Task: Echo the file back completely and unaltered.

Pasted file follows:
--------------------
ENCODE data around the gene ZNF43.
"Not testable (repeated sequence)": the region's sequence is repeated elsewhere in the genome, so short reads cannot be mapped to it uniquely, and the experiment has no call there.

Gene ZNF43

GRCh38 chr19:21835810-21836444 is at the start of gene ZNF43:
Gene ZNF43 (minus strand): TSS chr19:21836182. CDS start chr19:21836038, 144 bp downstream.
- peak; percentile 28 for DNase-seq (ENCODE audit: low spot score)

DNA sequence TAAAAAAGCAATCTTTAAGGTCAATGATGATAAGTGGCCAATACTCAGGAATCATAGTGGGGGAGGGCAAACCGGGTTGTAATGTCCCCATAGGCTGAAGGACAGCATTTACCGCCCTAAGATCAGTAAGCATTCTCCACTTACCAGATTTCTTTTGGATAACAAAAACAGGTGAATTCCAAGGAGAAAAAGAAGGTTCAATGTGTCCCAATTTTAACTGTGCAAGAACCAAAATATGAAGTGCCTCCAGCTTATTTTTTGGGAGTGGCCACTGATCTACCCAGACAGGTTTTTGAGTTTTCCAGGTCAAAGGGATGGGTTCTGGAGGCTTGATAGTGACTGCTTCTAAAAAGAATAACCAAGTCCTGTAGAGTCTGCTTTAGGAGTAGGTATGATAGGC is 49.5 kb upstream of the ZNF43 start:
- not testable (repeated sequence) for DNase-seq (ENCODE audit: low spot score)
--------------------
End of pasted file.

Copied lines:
ENCODE data around the gene ZNF43.
"Not testable (repeated sequence)": the region's sequence is repeated elsewhere in the genome, so short reads cannot be mapped to it uniquely, and the experiment has no call there.

Gene ZNF43

GRCh38 chr19:21835810-21836444 is at the start of gene ZNF43:
Gene ZNF43 (minus strand): TSS chr19:21836182. CDS start chr19:21836038, 144 bp downstream.
- peak; percentile 28 for DNase-seq (ENCODE audit: low spot score)

DNA sequence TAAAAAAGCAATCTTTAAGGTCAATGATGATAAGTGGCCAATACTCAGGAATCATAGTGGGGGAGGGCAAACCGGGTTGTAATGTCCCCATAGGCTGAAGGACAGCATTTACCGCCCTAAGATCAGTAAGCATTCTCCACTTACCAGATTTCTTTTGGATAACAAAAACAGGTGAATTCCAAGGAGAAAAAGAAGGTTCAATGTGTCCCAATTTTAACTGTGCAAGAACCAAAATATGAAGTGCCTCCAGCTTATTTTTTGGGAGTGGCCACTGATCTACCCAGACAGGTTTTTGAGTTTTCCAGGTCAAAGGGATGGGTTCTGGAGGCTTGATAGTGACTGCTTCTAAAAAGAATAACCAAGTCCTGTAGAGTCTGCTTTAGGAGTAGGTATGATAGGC is 49.5 kb upstream of the ZNF43 start:
- not testable (repeated sequence) for DNase-seq (ENCODE audit: low spot score)